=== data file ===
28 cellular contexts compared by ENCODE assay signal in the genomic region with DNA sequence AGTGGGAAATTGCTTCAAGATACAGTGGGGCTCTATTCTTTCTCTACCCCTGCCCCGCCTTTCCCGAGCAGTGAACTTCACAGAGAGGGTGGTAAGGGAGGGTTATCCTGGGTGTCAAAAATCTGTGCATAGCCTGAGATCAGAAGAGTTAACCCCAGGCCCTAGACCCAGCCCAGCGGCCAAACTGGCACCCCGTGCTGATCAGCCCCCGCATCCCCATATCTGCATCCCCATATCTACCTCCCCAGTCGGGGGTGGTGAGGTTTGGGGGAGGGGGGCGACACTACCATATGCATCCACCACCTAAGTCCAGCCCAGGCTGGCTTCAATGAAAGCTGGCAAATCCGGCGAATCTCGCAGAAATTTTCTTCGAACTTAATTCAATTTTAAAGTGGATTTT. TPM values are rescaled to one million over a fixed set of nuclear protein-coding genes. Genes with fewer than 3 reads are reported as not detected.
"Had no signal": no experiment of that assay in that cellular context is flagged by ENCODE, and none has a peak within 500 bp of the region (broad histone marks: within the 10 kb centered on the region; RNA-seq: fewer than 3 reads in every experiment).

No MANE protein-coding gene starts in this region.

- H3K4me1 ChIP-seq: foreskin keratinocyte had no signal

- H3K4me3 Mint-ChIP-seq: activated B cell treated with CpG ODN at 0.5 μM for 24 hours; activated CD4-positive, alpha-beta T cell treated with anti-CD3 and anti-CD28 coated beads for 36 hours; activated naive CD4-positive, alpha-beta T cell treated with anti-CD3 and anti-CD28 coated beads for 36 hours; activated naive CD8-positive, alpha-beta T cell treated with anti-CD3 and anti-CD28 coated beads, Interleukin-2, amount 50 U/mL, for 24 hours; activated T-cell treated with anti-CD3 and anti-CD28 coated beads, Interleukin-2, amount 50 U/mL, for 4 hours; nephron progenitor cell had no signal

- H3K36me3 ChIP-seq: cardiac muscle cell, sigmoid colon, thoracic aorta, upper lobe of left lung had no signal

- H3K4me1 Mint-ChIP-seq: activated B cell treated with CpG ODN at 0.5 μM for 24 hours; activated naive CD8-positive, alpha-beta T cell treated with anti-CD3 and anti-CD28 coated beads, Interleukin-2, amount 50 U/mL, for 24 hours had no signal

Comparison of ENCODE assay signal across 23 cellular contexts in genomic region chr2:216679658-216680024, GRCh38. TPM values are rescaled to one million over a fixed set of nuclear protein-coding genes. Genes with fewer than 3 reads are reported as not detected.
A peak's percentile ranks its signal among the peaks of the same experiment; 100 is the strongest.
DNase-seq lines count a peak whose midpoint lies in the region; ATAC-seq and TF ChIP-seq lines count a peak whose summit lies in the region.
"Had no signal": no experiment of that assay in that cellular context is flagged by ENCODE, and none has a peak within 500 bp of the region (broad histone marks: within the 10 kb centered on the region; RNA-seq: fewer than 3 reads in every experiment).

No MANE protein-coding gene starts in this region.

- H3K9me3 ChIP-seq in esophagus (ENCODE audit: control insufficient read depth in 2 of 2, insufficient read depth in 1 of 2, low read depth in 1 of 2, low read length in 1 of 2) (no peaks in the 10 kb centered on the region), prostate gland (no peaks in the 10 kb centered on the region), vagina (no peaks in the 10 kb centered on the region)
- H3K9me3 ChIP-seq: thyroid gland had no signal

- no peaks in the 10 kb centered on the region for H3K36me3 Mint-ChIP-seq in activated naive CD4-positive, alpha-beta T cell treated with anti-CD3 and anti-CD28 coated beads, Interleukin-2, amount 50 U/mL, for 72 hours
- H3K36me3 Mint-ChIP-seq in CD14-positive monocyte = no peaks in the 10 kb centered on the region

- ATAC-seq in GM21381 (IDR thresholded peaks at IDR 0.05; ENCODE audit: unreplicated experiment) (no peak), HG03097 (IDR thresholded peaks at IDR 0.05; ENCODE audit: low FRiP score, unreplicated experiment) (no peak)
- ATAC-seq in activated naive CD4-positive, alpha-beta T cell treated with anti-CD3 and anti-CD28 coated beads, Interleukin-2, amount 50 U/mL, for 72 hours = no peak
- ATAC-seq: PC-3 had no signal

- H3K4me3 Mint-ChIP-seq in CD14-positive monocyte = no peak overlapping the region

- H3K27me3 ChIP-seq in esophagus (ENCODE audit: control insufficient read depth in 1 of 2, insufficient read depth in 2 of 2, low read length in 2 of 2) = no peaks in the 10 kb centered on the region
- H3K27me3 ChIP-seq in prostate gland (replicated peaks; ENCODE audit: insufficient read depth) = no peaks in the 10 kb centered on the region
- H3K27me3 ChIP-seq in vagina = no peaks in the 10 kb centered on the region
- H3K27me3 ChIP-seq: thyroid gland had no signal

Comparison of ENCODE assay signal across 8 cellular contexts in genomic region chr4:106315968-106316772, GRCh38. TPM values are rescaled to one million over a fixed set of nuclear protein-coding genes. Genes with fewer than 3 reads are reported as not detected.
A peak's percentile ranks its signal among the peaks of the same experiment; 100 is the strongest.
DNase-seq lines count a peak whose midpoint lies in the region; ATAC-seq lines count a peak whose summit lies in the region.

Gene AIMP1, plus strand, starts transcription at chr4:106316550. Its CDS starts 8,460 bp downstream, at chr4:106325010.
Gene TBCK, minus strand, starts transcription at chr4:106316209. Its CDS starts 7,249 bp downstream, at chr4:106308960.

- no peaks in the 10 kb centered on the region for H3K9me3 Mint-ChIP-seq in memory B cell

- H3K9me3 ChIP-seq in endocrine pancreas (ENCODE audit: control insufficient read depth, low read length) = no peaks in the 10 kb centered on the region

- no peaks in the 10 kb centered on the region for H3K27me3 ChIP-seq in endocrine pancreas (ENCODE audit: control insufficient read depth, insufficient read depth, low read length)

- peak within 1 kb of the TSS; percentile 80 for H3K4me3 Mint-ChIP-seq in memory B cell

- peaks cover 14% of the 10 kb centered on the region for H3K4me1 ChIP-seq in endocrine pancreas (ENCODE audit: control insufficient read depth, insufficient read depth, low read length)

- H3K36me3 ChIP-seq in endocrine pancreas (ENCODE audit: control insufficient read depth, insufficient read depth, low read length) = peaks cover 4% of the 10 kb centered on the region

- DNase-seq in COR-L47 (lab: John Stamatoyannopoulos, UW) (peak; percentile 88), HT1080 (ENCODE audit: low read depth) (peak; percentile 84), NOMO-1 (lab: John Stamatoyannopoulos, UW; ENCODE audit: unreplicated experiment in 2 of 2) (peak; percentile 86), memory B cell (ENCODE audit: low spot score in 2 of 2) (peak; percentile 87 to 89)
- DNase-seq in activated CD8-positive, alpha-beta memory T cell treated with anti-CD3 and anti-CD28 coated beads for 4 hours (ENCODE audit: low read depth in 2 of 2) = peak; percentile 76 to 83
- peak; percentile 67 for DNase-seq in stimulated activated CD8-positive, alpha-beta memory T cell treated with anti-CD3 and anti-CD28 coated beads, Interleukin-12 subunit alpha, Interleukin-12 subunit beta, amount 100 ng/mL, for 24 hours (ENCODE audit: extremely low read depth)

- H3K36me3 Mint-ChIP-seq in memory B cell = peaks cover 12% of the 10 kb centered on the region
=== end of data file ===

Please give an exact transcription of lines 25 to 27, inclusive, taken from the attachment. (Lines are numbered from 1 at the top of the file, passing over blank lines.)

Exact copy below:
Comparison of ENCODE assay signal across 8 cellular contexts in genomic region chr4:106315968-106316772, GRCh38. TPM values are rescaled to one million over a fixed set of nuclear protein-coding genes. Genes with fewer than 3 reads are reported as not detected.
A peak's percentile ranks its signal among the peaks of the same experiment; 100 is the strongest.
DNase-seq lines count a peak whose midpoint lies in the region; ATAC-seq lines count a peak whose summit lies in the region.